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Motor Vehicles Building (State Office Building No. 3)

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State Office Building No. 3
1949–11952, Cass Gilbert, Jr. Capitol Complex, north of the West Virginia State Capitol
  • (West Virginia Collection within the Carol M. Highsmith Archive, Library of Congress, Prints and Photographs Division)
  • Motor Vehicles Building (State Office Building No. 3) (S. Allen Chambers, Jr.)

In October 1945 the West Virginia Review announced that construction of a new state office building would “begin in the spring if there are materials, reasonable prices, and workmen available.” Construction did not begin that spring, nor until several more had passed. Bids were finally opened in November 1949, and the completed building opened in 1952.

Described by the architect as “modified classic,” the building was designed to conform, but not compete, with the state capitol. Eight stories tall, the rectangular structure has a steel framework encased in concrete and is faced in Indiana limestone above a granite base. Window spandrels between the main office stories are faced with Virginia greenstone. The recessed top floor is covered with a prominent hipped roof of standing-seam metal, painted green.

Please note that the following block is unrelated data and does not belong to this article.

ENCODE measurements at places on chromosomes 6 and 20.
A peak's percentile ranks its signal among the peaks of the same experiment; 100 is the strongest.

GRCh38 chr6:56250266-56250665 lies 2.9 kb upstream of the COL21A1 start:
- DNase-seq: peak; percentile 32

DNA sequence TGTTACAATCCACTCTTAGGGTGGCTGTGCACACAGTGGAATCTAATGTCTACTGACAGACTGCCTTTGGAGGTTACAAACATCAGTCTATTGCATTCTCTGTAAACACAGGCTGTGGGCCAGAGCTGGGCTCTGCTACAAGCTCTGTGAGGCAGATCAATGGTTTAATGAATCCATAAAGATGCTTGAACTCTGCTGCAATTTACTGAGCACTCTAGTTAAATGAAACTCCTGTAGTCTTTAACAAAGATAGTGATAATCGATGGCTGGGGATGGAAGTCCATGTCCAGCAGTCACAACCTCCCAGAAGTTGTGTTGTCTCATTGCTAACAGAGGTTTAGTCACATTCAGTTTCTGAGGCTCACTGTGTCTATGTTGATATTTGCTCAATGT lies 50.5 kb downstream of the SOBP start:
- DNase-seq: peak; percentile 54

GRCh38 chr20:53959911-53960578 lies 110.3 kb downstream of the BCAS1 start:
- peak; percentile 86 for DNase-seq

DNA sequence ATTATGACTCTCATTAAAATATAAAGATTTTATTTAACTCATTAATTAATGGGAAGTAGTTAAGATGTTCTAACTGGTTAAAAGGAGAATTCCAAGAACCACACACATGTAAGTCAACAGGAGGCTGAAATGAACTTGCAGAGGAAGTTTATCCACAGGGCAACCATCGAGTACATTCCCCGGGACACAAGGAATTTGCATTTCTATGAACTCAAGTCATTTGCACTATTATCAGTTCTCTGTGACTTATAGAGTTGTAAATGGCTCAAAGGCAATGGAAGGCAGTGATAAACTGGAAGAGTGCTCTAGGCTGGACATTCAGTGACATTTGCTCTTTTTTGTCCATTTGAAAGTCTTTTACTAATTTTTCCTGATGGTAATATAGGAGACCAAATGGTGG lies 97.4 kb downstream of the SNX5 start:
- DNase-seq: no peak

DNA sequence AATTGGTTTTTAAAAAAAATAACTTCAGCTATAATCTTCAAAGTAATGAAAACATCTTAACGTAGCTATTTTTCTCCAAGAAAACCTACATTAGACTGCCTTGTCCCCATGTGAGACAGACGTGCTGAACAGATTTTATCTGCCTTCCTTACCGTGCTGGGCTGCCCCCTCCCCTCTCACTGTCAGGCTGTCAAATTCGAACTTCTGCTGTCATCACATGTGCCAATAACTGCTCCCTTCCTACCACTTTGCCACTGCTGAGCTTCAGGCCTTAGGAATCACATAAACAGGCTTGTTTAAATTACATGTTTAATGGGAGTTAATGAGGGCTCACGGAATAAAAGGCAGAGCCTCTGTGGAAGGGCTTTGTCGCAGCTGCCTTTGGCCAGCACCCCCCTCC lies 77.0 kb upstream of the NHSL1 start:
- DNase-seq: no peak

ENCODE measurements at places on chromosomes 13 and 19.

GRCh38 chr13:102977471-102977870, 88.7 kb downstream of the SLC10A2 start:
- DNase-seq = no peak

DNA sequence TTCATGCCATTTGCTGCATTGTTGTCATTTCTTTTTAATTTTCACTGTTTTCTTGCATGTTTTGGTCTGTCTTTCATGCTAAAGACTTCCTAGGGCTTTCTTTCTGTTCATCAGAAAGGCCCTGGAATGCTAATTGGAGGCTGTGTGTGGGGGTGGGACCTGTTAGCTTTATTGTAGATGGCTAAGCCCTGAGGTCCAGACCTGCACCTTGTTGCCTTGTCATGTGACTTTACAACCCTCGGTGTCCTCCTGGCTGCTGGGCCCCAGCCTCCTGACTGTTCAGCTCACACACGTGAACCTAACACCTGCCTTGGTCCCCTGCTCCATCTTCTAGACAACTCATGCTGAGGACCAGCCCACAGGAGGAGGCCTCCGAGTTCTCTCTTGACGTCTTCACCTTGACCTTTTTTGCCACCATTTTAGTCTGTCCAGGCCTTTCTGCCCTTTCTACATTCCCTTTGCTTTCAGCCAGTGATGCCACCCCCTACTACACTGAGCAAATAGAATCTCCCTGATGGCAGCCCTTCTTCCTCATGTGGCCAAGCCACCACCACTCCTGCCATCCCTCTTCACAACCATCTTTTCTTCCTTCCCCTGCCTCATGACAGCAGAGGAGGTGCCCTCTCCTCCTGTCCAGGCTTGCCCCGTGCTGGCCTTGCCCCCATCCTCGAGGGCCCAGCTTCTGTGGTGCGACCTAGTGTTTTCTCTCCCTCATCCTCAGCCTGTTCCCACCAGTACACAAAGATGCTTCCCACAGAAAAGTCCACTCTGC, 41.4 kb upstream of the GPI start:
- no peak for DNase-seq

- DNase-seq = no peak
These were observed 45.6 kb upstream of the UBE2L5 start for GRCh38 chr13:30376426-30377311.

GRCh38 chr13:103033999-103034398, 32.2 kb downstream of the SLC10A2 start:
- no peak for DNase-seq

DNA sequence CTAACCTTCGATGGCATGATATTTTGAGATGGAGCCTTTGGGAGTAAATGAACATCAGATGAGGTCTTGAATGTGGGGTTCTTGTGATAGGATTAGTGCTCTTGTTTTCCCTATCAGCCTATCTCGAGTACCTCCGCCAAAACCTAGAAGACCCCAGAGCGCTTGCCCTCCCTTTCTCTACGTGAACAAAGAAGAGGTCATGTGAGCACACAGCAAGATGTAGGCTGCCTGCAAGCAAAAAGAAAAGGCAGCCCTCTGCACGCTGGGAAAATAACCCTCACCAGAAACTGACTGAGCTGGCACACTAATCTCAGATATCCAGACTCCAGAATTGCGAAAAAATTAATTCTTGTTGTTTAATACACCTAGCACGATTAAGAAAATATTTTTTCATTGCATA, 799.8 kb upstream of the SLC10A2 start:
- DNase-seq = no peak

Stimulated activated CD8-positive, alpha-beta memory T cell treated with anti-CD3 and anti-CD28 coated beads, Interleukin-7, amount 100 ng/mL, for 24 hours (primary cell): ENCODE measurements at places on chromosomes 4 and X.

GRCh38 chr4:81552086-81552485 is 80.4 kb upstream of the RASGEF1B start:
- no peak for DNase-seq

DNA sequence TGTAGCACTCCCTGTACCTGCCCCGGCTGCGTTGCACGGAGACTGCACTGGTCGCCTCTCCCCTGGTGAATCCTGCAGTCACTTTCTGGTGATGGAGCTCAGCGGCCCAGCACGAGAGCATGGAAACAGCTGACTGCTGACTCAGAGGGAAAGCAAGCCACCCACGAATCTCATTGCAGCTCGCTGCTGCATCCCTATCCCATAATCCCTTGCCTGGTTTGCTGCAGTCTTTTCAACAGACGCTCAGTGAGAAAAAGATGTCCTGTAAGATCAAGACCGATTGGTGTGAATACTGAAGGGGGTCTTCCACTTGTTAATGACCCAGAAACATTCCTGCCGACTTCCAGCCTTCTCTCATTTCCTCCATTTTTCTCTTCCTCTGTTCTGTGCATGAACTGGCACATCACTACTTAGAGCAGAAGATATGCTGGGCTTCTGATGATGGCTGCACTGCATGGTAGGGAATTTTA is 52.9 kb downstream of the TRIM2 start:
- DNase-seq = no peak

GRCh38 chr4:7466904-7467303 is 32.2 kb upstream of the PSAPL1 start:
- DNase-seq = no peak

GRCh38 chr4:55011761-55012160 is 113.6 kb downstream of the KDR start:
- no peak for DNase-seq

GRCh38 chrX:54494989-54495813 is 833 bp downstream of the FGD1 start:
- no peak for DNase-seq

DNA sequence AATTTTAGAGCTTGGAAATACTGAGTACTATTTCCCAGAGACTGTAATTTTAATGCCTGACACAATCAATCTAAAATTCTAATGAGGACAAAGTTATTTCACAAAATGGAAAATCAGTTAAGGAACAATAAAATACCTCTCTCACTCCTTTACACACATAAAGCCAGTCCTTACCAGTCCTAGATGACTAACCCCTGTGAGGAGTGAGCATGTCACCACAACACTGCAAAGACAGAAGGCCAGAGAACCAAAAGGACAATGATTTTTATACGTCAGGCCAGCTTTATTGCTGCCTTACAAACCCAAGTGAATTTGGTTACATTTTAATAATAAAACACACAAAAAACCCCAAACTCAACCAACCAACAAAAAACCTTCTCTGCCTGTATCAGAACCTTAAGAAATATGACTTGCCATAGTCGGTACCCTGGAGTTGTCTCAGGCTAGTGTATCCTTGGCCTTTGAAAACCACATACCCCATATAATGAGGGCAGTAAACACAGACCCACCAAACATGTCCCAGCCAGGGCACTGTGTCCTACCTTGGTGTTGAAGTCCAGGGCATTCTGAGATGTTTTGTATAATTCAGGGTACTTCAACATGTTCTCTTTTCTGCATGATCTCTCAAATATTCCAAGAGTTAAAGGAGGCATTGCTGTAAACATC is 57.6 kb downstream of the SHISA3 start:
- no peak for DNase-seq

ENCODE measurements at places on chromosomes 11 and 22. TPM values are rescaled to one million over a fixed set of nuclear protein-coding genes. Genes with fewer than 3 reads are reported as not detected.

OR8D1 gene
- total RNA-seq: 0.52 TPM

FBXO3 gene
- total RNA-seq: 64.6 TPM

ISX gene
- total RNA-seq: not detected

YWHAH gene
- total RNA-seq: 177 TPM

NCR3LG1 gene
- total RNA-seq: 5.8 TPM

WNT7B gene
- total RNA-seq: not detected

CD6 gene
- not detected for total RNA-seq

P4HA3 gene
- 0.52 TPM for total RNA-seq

A colorful terra-cotta sculpture at the main entrance, facing the Capitol, contrasts effectively with the clean, unadorned lines of the building. The central figure of the Spirit of West Virginia is surrounded by symbols of the state's natural resources, all on a deep blue background. Paul Jennewein of New York, best known for his earlier work at Rockefeller Center, was the sculptor.

Now housing the Department of Motor Vehicles, this office structure is a handsome, well-thought-out composition that provides a respectful background to the capitol and may well be regarded as a talented son's tribute to his father's greater work. By far the most distinguished of the several buildings that have been added to the complex, it is an important work of an architect whose proper assessment has yet to emerge from the shadow of his famous father.

Writing Credits

S. Allen Chambers Jr.

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